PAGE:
Fences Review – Harman Brar

Fences is an enthralling and pensive film exploring the fractured family and character of Troy Maxson, a mid-century Pittsburg sanitation worker. Taking place in the 1950s, there is definite racial commentary happening through the film. Although, it is an undercurrent. The family conflict and a character study of a broken man takes center stage.

 Speaking of the stage, the film is based on the infamous August Wilson play by the same name. Denzel Washington and Viola Davis, the leads of the film, also played leads in the play. The interesting thing is that they played the leads on stage for many years. Way before the idea of making the film ever came about. So they understood their characters very well.

However, when the idea for the film did come, it came from Denzel himself. A seasoned actor with a few directorial efforts under his belt, and already being in the play for so long made him the perfect actor/director to pull this film off. And for the most part, he does.

Fences is a very good film. Troy, played by Denzel Washington, and Rose, played by Viola Davis, feel real. Everyone in the film feels like a real person. Which is one of my favorite aspects of the film. The characterization through the writing is terrific. There was a lot of attention to detail. For instance shooting anamorphic. Denzel chose to use anamorphic lenses because they draw more attention to the face. Further accentuating the dramatic tone of the film and the features of the actors.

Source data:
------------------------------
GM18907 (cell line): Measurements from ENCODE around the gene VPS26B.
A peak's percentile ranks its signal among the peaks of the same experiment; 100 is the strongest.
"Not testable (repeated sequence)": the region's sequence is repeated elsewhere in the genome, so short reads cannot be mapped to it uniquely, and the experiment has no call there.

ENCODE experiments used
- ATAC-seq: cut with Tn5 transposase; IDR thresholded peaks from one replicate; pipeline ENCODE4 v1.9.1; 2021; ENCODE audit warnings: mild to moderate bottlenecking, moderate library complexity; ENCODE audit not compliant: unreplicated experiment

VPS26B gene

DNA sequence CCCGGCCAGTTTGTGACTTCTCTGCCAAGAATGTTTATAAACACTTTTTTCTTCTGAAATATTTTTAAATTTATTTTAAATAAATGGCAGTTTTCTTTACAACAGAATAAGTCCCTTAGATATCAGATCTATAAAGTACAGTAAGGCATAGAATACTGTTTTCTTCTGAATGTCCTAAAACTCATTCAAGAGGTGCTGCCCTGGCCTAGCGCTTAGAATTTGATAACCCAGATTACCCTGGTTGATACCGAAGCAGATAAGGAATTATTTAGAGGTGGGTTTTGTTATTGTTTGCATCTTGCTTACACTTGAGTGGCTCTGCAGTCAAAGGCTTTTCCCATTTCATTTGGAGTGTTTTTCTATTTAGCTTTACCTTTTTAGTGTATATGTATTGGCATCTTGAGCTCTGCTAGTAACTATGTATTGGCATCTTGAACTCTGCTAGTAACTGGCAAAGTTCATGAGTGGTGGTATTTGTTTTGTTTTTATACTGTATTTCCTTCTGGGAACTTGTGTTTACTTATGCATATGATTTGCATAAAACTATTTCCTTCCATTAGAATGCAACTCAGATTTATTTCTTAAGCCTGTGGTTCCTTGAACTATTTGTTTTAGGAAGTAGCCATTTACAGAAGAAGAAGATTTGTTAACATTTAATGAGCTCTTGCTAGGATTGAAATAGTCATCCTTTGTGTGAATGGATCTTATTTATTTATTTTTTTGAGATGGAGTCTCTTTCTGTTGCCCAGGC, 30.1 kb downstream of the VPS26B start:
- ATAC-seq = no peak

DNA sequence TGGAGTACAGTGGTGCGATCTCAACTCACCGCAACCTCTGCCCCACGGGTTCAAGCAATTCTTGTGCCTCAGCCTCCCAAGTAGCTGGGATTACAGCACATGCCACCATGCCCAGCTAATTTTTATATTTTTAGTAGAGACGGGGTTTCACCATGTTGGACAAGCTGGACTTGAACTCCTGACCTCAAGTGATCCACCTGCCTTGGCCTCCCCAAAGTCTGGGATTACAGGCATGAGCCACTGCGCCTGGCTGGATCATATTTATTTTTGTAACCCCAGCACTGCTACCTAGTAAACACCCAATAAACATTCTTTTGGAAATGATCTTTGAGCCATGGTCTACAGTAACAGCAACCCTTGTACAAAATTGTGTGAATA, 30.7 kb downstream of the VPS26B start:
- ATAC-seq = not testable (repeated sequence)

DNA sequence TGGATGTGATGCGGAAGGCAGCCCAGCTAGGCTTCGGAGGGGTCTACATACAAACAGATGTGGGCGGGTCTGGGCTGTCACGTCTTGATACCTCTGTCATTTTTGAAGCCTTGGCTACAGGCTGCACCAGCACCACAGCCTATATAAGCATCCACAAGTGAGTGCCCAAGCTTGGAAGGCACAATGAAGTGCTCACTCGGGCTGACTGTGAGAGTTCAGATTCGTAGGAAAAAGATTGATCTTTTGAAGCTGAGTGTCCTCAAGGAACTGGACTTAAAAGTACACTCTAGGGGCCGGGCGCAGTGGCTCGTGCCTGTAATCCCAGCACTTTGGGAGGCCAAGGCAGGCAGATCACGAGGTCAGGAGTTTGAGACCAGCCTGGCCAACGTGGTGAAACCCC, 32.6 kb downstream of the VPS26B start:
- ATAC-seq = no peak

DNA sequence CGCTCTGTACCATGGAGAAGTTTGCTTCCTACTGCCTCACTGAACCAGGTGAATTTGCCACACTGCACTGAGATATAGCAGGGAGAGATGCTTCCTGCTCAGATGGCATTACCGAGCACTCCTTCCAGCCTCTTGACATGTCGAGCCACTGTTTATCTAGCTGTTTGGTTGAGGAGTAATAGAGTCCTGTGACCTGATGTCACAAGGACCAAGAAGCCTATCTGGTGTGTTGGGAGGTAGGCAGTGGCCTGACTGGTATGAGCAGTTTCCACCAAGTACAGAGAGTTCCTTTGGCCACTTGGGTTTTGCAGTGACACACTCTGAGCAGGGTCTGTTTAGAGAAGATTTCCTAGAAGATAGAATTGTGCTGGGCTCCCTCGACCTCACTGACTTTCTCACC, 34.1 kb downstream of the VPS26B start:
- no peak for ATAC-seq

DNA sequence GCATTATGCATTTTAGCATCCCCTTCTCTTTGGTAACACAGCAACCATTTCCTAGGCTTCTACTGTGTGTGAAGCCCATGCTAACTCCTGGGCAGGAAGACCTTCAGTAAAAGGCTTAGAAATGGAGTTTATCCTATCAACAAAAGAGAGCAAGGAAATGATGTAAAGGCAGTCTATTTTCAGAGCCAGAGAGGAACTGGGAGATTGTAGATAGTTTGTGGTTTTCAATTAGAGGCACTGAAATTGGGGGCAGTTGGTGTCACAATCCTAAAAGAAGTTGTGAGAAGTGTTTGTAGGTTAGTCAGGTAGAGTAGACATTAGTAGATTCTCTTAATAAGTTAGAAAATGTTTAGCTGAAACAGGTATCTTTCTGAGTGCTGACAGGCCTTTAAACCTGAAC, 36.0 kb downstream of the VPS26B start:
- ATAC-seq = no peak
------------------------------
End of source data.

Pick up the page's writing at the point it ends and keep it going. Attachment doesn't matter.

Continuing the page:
Fences offers some stellar performances. Great writing on the part of August Wilson and great direction on the part of Denzel Washington. The score also accompanies the film very well. I think the cinematography and blocking/staging could have been better. One of the character arcs didn’t really feel complete by the end of the film. But over all this is a great film and I would recommend it to almost anyone.

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